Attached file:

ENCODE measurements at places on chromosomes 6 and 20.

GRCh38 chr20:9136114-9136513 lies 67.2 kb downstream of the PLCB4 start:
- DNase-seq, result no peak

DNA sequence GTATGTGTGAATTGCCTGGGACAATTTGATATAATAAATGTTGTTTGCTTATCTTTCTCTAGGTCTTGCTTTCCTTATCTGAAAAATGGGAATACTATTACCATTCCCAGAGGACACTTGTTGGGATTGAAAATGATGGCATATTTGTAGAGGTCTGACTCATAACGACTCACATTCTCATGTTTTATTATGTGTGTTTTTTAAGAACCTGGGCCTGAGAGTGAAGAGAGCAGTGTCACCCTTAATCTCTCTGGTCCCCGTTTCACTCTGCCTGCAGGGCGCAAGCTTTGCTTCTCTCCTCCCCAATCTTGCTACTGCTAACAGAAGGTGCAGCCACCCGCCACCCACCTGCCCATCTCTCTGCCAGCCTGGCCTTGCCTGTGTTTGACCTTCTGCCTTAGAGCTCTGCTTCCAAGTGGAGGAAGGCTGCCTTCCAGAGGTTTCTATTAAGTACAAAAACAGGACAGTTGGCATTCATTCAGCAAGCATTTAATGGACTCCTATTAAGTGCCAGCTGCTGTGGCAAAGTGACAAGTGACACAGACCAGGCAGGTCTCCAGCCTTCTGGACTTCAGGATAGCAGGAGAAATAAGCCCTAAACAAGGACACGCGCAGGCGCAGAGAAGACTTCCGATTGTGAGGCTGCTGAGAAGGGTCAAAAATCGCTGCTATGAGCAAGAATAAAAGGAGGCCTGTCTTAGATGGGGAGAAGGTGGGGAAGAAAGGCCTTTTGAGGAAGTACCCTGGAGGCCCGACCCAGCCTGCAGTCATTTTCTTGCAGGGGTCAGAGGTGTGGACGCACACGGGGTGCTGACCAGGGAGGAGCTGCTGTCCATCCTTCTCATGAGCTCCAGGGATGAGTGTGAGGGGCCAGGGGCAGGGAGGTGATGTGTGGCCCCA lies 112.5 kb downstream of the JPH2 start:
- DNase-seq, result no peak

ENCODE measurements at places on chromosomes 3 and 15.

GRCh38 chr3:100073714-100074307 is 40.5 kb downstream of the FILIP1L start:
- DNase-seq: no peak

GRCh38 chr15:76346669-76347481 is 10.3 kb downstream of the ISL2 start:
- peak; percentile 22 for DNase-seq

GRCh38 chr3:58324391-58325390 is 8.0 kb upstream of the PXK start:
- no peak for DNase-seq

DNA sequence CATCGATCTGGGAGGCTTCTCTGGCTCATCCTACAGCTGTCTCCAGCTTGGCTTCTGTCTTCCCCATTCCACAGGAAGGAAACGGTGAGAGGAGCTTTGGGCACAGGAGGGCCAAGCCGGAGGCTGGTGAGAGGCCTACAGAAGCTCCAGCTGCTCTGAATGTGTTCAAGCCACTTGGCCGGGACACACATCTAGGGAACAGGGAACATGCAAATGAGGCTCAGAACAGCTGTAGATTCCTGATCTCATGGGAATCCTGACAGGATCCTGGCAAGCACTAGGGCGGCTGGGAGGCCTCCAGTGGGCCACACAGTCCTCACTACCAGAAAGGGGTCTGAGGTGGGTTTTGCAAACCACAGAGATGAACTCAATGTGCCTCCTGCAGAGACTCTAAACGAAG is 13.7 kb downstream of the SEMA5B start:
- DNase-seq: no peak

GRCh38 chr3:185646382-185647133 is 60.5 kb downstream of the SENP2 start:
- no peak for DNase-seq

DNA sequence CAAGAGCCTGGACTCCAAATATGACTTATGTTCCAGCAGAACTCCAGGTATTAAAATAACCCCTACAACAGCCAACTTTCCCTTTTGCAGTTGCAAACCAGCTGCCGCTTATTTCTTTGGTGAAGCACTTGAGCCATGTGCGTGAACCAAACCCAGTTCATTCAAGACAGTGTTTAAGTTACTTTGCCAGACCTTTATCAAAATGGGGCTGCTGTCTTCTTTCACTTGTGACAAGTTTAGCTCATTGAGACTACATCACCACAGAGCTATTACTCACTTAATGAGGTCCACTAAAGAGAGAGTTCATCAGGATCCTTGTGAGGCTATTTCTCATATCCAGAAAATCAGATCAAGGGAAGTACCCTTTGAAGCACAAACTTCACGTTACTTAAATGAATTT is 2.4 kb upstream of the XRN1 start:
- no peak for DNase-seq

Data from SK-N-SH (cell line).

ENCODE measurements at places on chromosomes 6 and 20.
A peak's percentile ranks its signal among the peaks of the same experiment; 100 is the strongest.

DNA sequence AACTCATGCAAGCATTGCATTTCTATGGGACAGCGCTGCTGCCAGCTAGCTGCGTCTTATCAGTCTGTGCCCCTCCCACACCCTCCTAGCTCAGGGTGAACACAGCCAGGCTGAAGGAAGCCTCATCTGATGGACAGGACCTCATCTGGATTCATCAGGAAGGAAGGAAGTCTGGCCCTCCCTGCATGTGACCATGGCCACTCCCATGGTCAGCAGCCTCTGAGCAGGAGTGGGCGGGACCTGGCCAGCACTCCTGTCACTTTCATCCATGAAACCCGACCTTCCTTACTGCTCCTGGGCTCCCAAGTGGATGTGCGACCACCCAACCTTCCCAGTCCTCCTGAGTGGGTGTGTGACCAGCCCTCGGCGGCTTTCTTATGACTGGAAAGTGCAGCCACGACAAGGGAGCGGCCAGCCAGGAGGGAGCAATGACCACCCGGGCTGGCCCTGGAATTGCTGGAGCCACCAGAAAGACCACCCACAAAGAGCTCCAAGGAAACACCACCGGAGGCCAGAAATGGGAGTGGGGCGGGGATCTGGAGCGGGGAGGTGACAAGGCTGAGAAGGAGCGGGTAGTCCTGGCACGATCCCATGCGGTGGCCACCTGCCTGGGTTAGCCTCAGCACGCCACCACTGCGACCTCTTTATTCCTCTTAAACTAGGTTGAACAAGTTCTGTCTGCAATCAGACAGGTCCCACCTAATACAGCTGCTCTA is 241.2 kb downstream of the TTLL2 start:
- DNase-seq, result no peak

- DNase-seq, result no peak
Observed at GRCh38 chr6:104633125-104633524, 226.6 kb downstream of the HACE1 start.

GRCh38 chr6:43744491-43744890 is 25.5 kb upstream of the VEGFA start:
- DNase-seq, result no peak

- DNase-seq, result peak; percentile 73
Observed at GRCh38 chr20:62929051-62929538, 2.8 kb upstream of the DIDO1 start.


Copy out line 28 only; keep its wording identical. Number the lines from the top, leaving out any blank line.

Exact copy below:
- DNase-seq, result peak; percentile 73